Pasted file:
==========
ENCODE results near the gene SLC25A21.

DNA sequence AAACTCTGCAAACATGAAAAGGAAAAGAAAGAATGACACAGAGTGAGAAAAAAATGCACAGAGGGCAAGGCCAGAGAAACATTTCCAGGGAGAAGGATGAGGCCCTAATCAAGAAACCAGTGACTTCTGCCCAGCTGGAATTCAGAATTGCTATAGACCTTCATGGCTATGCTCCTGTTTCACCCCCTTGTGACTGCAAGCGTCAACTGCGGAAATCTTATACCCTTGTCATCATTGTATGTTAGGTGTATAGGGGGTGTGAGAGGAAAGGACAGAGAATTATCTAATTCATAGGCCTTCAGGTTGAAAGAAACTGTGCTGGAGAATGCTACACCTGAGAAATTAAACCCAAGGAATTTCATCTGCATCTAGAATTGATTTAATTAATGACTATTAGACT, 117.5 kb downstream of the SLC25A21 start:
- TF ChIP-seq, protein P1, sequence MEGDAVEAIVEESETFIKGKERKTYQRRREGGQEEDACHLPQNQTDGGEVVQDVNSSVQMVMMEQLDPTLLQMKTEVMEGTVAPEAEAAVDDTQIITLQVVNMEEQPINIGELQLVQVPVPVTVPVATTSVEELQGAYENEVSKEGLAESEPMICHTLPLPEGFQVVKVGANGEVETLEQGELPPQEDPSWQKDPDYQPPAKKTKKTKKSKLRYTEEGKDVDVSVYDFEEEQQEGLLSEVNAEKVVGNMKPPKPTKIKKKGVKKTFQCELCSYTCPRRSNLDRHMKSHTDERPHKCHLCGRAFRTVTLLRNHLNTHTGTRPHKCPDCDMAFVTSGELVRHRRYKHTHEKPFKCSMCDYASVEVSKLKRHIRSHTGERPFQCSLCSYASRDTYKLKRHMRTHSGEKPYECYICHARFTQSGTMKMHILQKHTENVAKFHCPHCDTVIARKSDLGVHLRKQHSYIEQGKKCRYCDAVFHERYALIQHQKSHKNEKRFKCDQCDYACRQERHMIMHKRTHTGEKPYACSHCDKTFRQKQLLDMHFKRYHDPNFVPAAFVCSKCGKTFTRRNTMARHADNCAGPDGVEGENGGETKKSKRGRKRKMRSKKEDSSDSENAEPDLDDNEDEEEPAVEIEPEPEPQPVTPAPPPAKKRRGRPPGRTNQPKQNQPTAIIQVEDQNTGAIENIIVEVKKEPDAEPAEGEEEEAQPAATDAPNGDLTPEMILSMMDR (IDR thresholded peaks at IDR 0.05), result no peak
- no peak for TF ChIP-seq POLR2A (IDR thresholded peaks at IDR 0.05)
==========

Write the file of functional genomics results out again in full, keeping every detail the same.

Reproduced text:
ENCODE results near the gene SLC25A21.

DNA sequence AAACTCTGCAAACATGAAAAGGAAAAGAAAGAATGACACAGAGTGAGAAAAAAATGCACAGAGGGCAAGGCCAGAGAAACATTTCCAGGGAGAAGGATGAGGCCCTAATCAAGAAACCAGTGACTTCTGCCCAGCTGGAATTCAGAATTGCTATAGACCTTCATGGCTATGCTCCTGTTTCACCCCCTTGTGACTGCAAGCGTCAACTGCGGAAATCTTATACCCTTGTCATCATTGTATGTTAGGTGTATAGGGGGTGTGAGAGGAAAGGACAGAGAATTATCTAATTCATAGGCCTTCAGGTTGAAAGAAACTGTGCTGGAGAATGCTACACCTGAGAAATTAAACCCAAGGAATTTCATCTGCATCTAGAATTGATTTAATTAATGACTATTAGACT, 117.5 kb downstream of the SLC25A21 start:
- TF ChIP-seq, protein P1, sequence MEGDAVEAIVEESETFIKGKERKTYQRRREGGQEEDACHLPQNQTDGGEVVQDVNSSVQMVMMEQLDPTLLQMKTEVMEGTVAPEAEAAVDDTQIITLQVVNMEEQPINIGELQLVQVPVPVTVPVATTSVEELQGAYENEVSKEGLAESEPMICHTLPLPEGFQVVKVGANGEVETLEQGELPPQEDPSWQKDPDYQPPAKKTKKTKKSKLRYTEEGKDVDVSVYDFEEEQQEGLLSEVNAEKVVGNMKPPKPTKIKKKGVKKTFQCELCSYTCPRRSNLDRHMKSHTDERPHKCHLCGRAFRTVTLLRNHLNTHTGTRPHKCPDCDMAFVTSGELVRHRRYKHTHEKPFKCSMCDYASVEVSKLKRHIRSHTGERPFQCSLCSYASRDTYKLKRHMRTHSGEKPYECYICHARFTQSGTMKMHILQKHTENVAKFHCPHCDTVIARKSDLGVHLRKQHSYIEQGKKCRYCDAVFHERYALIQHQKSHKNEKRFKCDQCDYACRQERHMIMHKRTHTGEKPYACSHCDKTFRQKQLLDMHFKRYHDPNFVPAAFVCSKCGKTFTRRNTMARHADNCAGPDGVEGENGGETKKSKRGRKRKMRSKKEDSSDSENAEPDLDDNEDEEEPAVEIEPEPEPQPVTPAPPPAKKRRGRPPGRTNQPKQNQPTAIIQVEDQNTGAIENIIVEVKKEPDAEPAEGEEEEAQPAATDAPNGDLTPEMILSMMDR (IDR thresholded peaks at IDR 0.05), result no peak
- no peak for TF ChIP-seq POLR2A (IDR thresholded peaks at IDR 0.05)